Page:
The following Cuba series was written by students enrolled in Independent Study: Cuban Hospitality and Tourism Industries, a one-week intensive course taking place in Cuba over the 2016 Spring Break. As a course assignment, students were required to submit blog posts to the Tisch Center Blog highlighting each day of the trip. The following post was written by Emilie White Hidalgo.
To start our visit and acclimate us to Cuba, our guide Yvet took us on a tour of Old Havana. This UNESCO World Heritage site includes historical churches, forts, and squares which tie back to the 17th century. She detailed how the Spanish first began building Havana and protecting the island from pirate invasions.
We then focused on Hemingway’s haunts, including El Floridita and La Bodeguita del Medio. We enjoyed lunch overlooking the city at Hotel Ambos Mundos which was famously the residence of Hemingway during the 1930s. Touring the room where he stayed for such a long period of time, it was easy to see how the bustling street corner below could offer much inspiration.
Our sunset dinner on the water also included a Q&A session with waiters at a co-op restaurant. They shared their passion for hospitality with us as well as the benefits of working in partnership with the Cuban government. The employees run the restaurant as a collective, allowing them to make smarter business decisions and benefit from profits. The biggest challenge they faced was finding supplies, which was a common problem heard from all the restaurants we visited.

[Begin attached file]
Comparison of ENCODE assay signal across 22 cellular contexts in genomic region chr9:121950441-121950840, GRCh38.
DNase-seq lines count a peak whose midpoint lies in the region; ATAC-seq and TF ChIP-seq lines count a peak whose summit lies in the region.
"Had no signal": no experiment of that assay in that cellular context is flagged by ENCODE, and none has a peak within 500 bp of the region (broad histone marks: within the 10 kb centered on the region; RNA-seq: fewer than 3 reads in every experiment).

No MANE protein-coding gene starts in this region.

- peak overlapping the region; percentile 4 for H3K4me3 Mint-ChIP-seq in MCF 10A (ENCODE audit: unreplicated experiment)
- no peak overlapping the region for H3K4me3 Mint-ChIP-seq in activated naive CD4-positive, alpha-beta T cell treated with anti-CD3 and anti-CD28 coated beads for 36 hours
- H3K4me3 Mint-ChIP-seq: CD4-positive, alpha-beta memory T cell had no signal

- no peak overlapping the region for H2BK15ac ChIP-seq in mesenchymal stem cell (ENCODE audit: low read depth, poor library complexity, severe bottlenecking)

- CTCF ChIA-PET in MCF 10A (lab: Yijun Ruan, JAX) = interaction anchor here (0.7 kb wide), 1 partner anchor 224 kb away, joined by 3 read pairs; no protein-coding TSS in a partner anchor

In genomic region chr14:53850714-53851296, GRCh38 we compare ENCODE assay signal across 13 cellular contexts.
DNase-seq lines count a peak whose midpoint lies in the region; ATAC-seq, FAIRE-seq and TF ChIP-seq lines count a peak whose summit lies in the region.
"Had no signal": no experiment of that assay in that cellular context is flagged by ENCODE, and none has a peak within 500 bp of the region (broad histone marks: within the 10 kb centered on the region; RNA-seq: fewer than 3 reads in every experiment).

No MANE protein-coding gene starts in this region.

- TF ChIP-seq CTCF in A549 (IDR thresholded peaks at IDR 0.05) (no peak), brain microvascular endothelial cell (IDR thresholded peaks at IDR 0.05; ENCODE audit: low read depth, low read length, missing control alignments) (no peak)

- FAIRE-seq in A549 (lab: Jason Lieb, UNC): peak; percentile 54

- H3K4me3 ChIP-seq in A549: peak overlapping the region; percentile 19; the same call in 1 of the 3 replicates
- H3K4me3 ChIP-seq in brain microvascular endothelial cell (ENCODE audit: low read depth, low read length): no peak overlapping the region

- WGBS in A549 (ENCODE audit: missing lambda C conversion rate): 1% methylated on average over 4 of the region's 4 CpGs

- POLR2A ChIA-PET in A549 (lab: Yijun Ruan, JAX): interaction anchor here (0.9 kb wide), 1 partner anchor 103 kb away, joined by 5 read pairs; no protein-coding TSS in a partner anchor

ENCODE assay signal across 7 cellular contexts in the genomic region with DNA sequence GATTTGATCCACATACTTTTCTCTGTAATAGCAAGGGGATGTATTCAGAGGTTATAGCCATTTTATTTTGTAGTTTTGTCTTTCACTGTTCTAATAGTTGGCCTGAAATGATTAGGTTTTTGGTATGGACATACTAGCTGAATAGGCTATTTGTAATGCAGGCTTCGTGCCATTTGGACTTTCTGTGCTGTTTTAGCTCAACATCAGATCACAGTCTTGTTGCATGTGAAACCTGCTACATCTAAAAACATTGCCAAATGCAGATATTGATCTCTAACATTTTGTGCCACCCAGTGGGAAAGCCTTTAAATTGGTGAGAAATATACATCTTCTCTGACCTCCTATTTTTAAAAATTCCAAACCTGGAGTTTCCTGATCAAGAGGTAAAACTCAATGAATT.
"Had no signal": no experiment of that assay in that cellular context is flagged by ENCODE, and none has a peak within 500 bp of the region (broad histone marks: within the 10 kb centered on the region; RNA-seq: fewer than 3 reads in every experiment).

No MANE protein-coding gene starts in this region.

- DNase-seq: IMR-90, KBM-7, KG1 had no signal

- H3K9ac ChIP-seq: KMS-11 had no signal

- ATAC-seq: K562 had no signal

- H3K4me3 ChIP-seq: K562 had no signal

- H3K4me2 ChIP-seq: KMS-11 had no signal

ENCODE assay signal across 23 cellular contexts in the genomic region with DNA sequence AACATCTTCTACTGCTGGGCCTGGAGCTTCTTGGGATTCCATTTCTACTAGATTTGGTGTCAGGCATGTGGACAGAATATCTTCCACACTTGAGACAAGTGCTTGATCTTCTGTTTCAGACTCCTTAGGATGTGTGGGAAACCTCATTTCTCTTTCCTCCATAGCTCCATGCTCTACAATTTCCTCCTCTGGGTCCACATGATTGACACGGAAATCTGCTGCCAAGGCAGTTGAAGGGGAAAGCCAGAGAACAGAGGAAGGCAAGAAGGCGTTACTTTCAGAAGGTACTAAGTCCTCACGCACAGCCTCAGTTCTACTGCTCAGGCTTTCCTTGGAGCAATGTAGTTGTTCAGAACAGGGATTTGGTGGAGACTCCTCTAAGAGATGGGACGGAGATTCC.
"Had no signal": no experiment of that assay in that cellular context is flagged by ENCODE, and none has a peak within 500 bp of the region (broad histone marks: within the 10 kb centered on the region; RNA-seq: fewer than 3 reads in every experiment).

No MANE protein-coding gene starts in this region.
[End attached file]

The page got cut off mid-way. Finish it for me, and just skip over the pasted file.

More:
To finish the day, we met with students from the University of Havana at the nightclub/art gallery Fabrica del Arte. The venue was amazing, with multi-leveled rooms reminiscent of Escher, filled with Cuban art and photography. After watching an impromptu fashion show, we talked with Diana and her friends about the Cuban lifestyle and school system. Even though the transition from high school to college seems so different between our two countries, we found commonality between us both aiming for high marks to get into the programs of our choice. Diana shared with us that though most Cubans don’t pursue their dreams, they appreciate the security the free education and job placement affords them.